Soft Prints -- Diffraction?

Discussion in 'Enlarging' started by tsoved, Apr 14, 2012.

  1. tsoved

    tsoved Member

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    I set up my makeshift home darkroom for the first time last night, and, so far, I'm bitterly disappointed. The enlarger is pretty lightweight and certainly lacking in other areas as well, so the problem could just be vibrations. It's a dreadful Omega B22. The lens is an EL Nikkor 50mm f/2.8 which I think I've had pleasing results from in the past on other enlargers.

    However, looking through my grain focuser, I notice what I assume to be diffraction becoming obvious two stops down and becoming downright hideous stopped all the way down.

    So, I try to print at f/2.8 or f/4, but I don't have any filters, so my exposure times are 2-5 seconds. Thus far, the pursuit is a grand waste of paper. Please advise. Should I put the enlarger in the recycle bin with the soda cans and cardboard boxes? Should I spend all the money I don't have on a better enlarger and a Rodenstock or Schneider lens?
     
  2. Nicholas Lindan

    Nicholas Lindan Advertiser

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    I wouldn't put much faith in a grain focuser as a judge of diffraction.

    What do prints made at f8 look like?
     
  3. RalphLambrecht

    RalphLambrecht Subscriber

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    your lens is one of the best,no need to replace it!try to print at it's 'sweet' spot around f/8-11,and try to fix the top of your enlarger olumn to the wall to eliminate vibration and you'll be ine.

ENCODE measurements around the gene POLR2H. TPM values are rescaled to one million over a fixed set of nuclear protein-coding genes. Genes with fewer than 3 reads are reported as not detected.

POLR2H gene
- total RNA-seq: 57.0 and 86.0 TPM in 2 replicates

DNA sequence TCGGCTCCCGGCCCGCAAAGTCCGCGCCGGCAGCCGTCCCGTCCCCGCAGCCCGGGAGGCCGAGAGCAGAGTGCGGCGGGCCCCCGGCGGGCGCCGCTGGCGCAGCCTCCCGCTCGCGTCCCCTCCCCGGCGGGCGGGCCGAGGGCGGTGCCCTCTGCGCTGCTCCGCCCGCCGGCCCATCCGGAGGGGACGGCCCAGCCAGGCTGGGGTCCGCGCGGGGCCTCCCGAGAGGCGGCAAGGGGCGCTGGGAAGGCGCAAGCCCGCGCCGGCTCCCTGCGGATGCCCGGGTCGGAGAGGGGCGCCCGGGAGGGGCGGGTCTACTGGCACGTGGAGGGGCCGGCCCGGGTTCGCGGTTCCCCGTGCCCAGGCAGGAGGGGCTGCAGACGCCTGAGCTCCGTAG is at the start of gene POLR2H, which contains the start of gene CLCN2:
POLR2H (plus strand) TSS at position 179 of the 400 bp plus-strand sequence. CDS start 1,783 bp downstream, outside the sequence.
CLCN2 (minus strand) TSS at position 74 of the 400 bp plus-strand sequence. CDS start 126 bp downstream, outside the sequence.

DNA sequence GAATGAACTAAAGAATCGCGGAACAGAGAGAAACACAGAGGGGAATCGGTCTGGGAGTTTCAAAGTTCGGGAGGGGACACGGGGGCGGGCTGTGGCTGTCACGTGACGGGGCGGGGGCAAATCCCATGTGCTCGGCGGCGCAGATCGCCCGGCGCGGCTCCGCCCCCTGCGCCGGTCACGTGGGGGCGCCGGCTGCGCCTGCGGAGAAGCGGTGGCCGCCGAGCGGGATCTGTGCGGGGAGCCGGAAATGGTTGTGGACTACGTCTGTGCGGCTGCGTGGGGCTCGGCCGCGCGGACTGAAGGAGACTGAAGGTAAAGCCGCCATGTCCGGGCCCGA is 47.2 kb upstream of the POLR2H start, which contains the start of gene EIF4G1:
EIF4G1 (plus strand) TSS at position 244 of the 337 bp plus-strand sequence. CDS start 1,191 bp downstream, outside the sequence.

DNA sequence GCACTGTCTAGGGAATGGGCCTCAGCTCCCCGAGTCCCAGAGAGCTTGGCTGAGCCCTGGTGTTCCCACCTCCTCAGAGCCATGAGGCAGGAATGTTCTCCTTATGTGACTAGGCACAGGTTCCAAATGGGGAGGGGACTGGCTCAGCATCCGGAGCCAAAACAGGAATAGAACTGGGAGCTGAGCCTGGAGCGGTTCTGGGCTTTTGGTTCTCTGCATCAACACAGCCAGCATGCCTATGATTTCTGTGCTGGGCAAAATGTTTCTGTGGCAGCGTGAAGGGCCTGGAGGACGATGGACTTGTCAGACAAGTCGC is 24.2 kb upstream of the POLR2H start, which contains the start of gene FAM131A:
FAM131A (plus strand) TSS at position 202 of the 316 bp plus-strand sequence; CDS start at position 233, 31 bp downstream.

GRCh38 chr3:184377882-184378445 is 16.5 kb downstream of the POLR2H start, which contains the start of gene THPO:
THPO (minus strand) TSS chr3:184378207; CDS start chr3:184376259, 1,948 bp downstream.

4. tsoved

    tsoved Member

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    Nicholas -- Last night's prints at f/8 were hideous. It has been a long time, but I'm sure I've had good results at f/8 in the past with this lens on other enlargers, so I suppose that does rule out diffraction. I shot Tri-X and stand developed for an hour in 1+100 Rodinal, so the grain is very apparent. My concern over what I saw through the grain focuser came because at f/2.8 and f/4 the grain had sharp edges, but the farther I stopped down, the softer its edges became and the blobbier it looked. I suppose this could just be because it was darker and I couldn't see as well.

    Ralph -- Thanks for boosting my confidence in the lens! I did choose it for the glowing reviews I've read of it, and, though it's been a while since I used it last, I'm sure it was giving excellent results at f/8. As for fixing the enlarger column to the wall -- well, I'm not sure how my mom will feel about that...
     
  5. Ian C

    Ian C Member

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    You currently own one of the finest enlarging lenses made. Diffraction is caused by light that’s distorted by grazing the edge of the aperture blades. That’s the same in all lenses. Diffraction isn’t caused by the glass. The 50/2.8 EL Nikkor has the best combination of resolution and preservation of contrast closed 2 stops at f/5.6. It also works well at f/4 to at least f/8. The further you close the aperture, the higher the percentage of diffracted image-forming light. This is true of all lenses.

    If your prints are truly soft, then you have to start looking for the actual cause. The Omega B22 is as good or as bad as your abilities to set it up properly. I’ve seen exceptional prints made on simple enlargers like the Omega B22 and some truly hideous ones made on very expensive Durst enlargers. Print quality is due to the skill of the user and his or her ability to analyze problems and correct them.

    The biggest problem is keeping the negative flat during the exposure. The root cause of unsharpness in enlarging is often the warming of the negative as it absorbs heat from the light passing through it. That makes it belly up and out of the shallow depth of field during the exposure.